From Wikipedia, the free encyclopedia
Jump to navigation Jump to search
Tansen (Tan Sen, Ramtanu)
Tansen of Gwalior. (11.8x6.7cm) Mughal. 1585-90. National Museum, New Delhi..jpg
Tansen of Gwalior,
a Mughal painting (1585-90)[1]
Background information
Birth nameRamtanu
Bornc. 1493
Gwalior, Madhya Pradesh
GenresHindustani Classical Music
Occupation(s)musician, instrumentalist, vocalist, music studies
Years activeTill 1562: Raja Ramchandra Singh, Rewa (princely state)
After 1562: Emperor Akbar

Tansen (c. 1500 – 1586), also known to as Tan Sen or Ramtanu, was a well known person of North Indian (Hindustani) classical music. He was born in a Hindu family. He learned and perfected and mastered his art in the northwest region of modern Madhya Pradesh. He began his career and spent most of his adult life in the court and patronage of the Hindu king of Rewa (princely state), Raja Ramchandra Singh (r.1555–1592). He became famous for his musical abilities and studies.[3] Mughal Emperor Akbar sent messengers to Raja Ramchandra Singh , requesting Tansen to join the musicians at the Mughal court. In 1562, about the age of 60, the Vaishnava[4] musician Tansen joined the Akbar court.

Tansen was a composer, musician and vocalist. He has been attributed for large number of compositions in northern regions of the Indian subcontinent. He was also an instrumentalist who made musical instruments better and popular. Akbar considered him as a Navaratnas (nine jewels). He gave him the title Mian in his honor, meaning learned man.[5]

There are many legends about Tansen in Akbar court historian accounts and gharana literature.[5] One of them says that he could bring down the rains with Raga Megh Malhar. It is also said that he could light lamps by performing Raga Deepak.[6][7] Other legends talk about his ability to communicate with animals through his music. Once, a white elephant was captured, but it was wild and could not be controlled. Finally, Tansen sang to the elephant who calmed down and the emperor was able to ride him.[8]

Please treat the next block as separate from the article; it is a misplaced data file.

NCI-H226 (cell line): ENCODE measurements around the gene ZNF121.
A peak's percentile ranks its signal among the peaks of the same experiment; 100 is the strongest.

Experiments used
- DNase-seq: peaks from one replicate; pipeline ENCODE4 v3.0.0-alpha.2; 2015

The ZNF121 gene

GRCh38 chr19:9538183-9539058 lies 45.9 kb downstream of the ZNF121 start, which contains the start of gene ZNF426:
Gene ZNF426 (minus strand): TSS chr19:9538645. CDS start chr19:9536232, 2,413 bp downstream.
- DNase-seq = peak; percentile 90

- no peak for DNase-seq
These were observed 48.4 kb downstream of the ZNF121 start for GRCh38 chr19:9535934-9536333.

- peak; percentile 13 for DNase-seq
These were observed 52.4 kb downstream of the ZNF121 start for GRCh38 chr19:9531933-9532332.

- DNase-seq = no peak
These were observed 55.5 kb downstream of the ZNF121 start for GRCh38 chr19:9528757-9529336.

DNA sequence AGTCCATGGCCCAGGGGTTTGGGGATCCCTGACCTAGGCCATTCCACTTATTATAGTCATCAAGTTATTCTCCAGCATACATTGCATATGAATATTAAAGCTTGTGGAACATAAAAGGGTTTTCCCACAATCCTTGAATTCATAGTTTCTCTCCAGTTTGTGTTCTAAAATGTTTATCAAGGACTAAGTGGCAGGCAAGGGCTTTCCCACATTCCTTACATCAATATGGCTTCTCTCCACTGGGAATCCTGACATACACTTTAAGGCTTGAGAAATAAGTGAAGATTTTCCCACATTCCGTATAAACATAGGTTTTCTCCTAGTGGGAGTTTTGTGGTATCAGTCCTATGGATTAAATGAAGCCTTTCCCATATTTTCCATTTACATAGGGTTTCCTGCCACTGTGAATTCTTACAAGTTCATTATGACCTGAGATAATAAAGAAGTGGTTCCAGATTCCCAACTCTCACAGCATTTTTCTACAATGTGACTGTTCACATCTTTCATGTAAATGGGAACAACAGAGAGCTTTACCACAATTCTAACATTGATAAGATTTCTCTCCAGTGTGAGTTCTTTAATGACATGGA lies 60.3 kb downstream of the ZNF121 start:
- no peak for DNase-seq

References[change | change source]

  1. Stuart Cary Welch; Metropolitan Museum of Art (1985). India: Art and Culture, 1300-1900. Metropolitan Museum of Art. pp. 171–172. ISBN 978-0-03-006114-1.
  2. Susheela Misra (1981). Great masters of Hindustani music. Hem Publishers. p. 16.
  3. Bonnie C. Wade (1998). Imaging Sound: An Ethnomusicological Study of Music, Art, and Culture in Mughal India. University of Chicago Press. pp. 108–110. ISBN 978-0-226-86841-7.
  4. Edmour J. Babineau (1979). Love of God and Social Duty in the Rāmcaritmānas. Motilal Banarsidass. p. 54. ISBN 978-0-89684-050-8.
  5. 5.0 5.1 Davar, Ashok (1987). Tansen – The Magical Musician. India: National book trust.
  6. George Ruckert; Ali Akbar Khan (1998). The Classical Music of North India: The first years study. Munshiram Manoharlal. p. 270. ISBN 978-81-215-0872-8.
  7. Deva, Bigamudre (1995). Indian Music. India: Taylor & Francis.
  8. "Tansen". culturalindia.net.